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TAXES, CHARITY, AND CONTROL

By       Message Larry Butler     Permalink
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With all the controversy surrounding government spending, why are we not focusing more upon the revenue side -- tax collections?   The federal income tax model is inequitable, inefficient, and out of control.   It needs to be dismantled and retired.

The US income tax system tries to do way too much.   Its purposes today include three broad overt objectives:   (1) collecting revenue; (2) distributing charity; and (3) controlling the populace.   As a consequence of this mixed mission, it simply doesn't do anything well.   Worse, its complexity enables the special interests that have successfully hijacked the broader economy in which the tax system functions.

Collecting revenue is a failed function of the IRS system.   Personal income tax collections financed only about one-fourth of the FY2010 federal budget outlays; another one-fourth came from social security taxes; another one-eighth came from corporate income taxes and duties.   The remaining portion of the $3.7 trillion in outlays was financed through borrowing, thus adding to the national debt.

Charity begins at" the IRS?!   Within the convoluted system of tax collections is a complex system of deductions, credits, and outright doles, only some of which benefits the poor of this country.   Financial assistance can be found in tax credits triggered by earned income among poor wage earners, child and dependent care costs, first-time home purchases, and even in the structure of exemptions for large numbers of children in a family.   But it can even be found in the corporate tax code as outright subsidies for oil companies and agribusiness, the need for which is refuted by the income statements of the corporations in these sectors.

Controlling the decisions of the people has long been a function of our income tax system.   The most fundamental life decisions -- including whether or not to marry, how many children to have, whether to own or rent our home -- are influenced by the incentives and penalties found within the tax code.   Whenever we stop to consider the tax impact of a personal decision, we are handing over some of our freedom to those who want to control us.   The government is like a kindly old uncle who stands ready to nudge our own values to make sure they conform to his own.   But wait -- how kindly is an uncle who grants tax breaks to the richest and most influential of its citizens?   Special treatment of dividends and capital gains favors the rich, and the rest of us pay for these favors in the form of higher taxes and continuing budget deficits.

A system that combines three conflicting objectives makes for inefficiency and complexity.   Every time a special favor is negotiated for one tax segment, the political process requires that offsetting favors be included for other interests.   Over the years the system has evolved into a giant labyrinth that harbors all manner of fraud and deceit.    The IRS itself estimates that $300 billion in taxes remain uncollected annually.   The Beacon Hill Institute estimates that the cost of collecting taxes approaches 17% of the amount collected.   And the Cato Institute estimates a price tag of another $265 billion for record keeping, learning tax rules, and other compliance costs.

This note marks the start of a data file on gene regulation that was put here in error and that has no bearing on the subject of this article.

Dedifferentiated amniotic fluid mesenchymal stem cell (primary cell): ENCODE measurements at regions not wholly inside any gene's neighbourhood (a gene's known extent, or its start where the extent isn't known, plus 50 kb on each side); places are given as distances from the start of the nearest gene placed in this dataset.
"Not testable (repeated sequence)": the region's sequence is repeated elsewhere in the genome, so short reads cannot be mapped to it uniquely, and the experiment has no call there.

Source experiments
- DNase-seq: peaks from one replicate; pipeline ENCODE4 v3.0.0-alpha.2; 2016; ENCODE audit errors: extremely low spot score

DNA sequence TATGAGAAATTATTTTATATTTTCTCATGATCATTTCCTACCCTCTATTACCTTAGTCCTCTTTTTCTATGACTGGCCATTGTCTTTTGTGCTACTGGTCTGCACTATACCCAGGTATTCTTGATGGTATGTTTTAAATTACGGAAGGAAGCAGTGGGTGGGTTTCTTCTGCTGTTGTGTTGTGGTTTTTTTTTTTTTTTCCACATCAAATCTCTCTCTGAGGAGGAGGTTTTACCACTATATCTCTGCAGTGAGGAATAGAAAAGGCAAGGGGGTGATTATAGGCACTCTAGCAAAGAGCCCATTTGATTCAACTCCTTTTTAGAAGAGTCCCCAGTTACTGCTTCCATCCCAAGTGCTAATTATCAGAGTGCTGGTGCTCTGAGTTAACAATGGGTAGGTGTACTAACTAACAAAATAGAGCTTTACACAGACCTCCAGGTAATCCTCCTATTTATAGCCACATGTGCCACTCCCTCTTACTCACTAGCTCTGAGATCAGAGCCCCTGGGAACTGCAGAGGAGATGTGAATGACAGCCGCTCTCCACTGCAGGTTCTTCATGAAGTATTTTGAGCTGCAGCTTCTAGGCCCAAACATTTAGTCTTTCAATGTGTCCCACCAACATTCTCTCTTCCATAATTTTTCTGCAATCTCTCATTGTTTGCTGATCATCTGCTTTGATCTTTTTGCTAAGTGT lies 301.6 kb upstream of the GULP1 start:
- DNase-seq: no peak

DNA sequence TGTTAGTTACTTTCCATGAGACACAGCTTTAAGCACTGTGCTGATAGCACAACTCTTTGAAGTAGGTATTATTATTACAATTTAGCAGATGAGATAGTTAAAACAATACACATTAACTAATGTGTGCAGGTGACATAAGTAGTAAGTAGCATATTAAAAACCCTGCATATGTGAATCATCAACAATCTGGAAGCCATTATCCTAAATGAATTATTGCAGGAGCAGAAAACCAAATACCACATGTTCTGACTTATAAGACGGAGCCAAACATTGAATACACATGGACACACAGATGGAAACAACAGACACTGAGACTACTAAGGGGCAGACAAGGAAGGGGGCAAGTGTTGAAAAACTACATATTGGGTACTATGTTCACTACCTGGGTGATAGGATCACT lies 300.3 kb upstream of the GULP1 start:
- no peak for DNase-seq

Collections, charity, and control -- these three objectives need to be separated from each other.   Control should be left to the already bloated system of laws and regulations on the books.   Charity should be disbursed as direct payments so that we can see exactly who gets how much money.   And collections should be simplified into a flat tax, perhaps along the lines of the following example.

Each person would be allowed $48,000 per year in tax-free income from any source, above which a tax rate of 24% would be applied.   There would be no deductions, exemptions, or credits.   Corporations would be treated the same, except that dividends paid would be deducted from taxable net income.   The first result would be to cut the annual budget deficit nearly in half!   With more money in the hands of those most likely to spend it, economic stimulus would follow.   In addition, the army of IRS agents with nothing better to do could then turn their attention to the backlog of unpaid taxes from years gone by.   Best of all, some of our personal freedoms would be restored by kicking Uncle Sam's kindly old butt out of our most personal financial decision processes.

None of these things can be accomplished by fine-tuning the existing tax code; it must be thrown out completely.   I invite you to add your voice to mine, demanding a new and simple tax system that is dedicated solely to financing the operations of the federal government.

 

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Years ago I made a decision to commit to a life of business management. After thirty five years as a small business consultant, CFO, and university educator specializing in quantitative business and economic modeling, everything changed. A (more...)
 

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